Here we describe the set of helper functions that are part of the vif support library. These functions are not essential to the use of the library, in that the vector and view classes can be used on their own, but they are definitely useful. The functions in the support library are arranged inside modular components, which one may choose to use or not. This is the first repository in which one should look for existing, extensively tested functions, which are written to be as generic and efficient as possible.

In this documentation, all these functions are sorted into categories to help you discover new functions and algorithm. Alternatively, if you know the name of a function and would like to read its documentation, you may use the search feature.

In all the following sections, each function is presented and described separately, with its multiple overloads (if any) or “sibling” functions which share a similar role. Usage examples are also provided.

The signature of each function is given in a simplified form, both for conciseness and readability. In particular, we do not display the various template meta-programming tricks used to build the function’s interface (std::enable_if<>), only the basic type of the arguments. The documention should therefore make it clear what the function’s interface is, and specify what type of arguments are allowed and rejected (i.e., are views allowed? are non-arithmetic vector types rejected?). In that, we roughly follow the conventions of

Interface conventions

To preserve consistency and help users guess the correct name or behavior of a function without having to look at the documentation all the time, there are a few interface conventions that all functions and types in vif should adhere to. Not all of these conventions are strictly enforced, and exceptions are allowed when there is a good justification.

  • Case. All names must use lower case letters, with words separated by underscores _. For example to_string() is good, but not ToString() or TO_STRING(). Capital letters are reserved for macros only. This rule will be strictly enforced.
  • Language. All names must be written in US English. This rule will be strictly enforced.
  • Spelling. Whenever reasonable, words should not be abbreviated or truncated. Acronyms should be used sparingly. For example to_string() is good, but not to_str(). Counter example: sexagesimal_to_degrees() is long to type and one has to remember it is degrees and not degree; this could be reasonably abbreviated to sex_to_deg(). But sex2deg() should be avoided.
  • Actions vs. tests. Functions performing an “action” (to modify or create things) should include the verb of that action as the first word. For example make_mask(), mask_circular_area(), or begin_calculation(). Functions performing “tests” (by returning a bool) must start with the testing verb conjugated to the 3rd person. For example is_finite() or begins_with_prefix(), and not finite() or begin_with_prefix(), which could both indicate an “action” function instead. The counter example here is vec::empty(), which is a test that should have been spelled vec::is_empty(). Unfortunately the spelling empty() is used in the C++ standard library for all the containers, and therefore we choose to follow this spelling since most C++ programmers will be expecting it.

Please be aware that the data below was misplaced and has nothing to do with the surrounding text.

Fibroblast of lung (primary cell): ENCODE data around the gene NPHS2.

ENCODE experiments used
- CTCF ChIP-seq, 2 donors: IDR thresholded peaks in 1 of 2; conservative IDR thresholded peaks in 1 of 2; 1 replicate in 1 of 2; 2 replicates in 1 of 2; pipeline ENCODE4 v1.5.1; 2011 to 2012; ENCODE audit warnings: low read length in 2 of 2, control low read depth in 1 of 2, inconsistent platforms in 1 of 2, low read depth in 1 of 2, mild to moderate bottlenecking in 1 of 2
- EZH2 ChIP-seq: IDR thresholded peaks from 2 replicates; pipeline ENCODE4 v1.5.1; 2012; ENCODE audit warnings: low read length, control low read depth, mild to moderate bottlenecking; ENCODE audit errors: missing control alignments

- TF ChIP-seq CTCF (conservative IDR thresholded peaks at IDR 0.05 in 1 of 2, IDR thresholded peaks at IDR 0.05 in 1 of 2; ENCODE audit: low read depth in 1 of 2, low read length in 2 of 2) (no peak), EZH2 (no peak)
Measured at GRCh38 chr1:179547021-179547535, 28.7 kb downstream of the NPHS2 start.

• Classes vs. functions. The naming convention is the same for classes, structs, or functions. Class names are not required to start with C (as in CObject), in fact this style is discouraged.
  • Class vs. struct. Whenever possible and reasonable, use a struct over a class. The underlying semantic is: keep member values public for easy inspection by the user, make it clear what their purpose is and if/how/when they should be modified, and avoid excessive abstraction (no getters/setters). This may not apply to complex classes, or classes which must handle an insecure resource (like a raw pointer from a C library), in which case a class semantic (with private interface, etc.) is more adequate.
  • Member values. Member values of a class or struct should follow the same naming conventions as functions. If part of the private interface of a class, they may end with an underscore to highlight that they are not part of the public interface (for example: cached_).
  • Free functions vs. member functions. There is no definite convention, but favor free functions for implementing elaborate algorithms and data processing that use this class/struct, and prefer member functions for simple modifications or queries of the state of that class/struct.
  • Variables and function arguments. There is no convention for the names of local variables, although lower case should usually be preferred.
  • Namespaces. All functions and classes must reside in the vif namespace. Nested namespaces are allowed and encouraged.